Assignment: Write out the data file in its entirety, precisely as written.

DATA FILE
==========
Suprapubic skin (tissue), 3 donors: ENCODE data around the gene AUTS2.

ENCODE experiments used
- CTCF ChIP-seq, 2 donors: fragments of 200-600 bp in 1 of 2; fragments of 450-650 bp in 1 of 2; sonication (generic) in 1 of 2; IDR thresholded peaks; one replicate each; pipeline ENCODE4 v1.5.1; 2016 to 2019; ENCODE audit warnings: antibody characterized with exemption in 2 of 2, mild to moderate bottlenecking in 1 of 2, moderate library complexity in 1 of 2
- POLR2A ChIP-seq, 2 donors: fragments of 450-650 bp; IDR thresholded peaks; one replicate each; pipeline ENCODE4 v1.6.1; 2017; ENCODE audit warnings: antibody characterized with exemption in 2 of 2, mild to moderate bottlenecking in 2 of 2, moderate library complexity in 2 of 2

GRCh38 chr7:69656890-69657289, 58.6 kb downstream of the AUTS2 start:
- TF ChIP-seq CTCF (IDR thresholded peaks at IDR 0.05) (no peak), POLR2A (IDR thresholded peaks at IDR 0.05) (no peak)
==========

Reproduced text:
Suprapubic skin (tissue), 3 donors: ENCODE data around the gene AUTS2.

ENCODE experiments used
- CTCF ChIP-seq, 2 donors: fragments of 200-600 bp in 1 of 2; fragments of 450-650 bp in 1 of 2; sonication (generic) in 1 of 2; IDR thresholded peaks; one replicate each; pipeline ENCODE4 v1.5.1; 2016 to 2019; ENCODE audit warnings: antibody characterized with exemption in 2 of 2, mild to moderate bottlenecking in 1 of 2, moderate library complexity in 1 of 2
- POLR2A ChIP-seq, 2 donors: fragments of 450-650 bp; IDR thresholded peaks; one replicate each; pipeline ENCODE4 v1.6.1; 2017; ENCODE audit warnings: antibody characterized with exemption in 2 of 2, mild to moderate bottlenecking in 2 of 2, moderate library complexity in 2 of 2

GRCh38 chr7:69656890-69657289, 58.6 kb downstream of the AUTS2 start:
- TF ChIP-seq CTCF (IDR thresholded peaks at IDR 0.05) (no peak), POLR2A (IDR thresholded peaks at IDR 0.05) (no peak)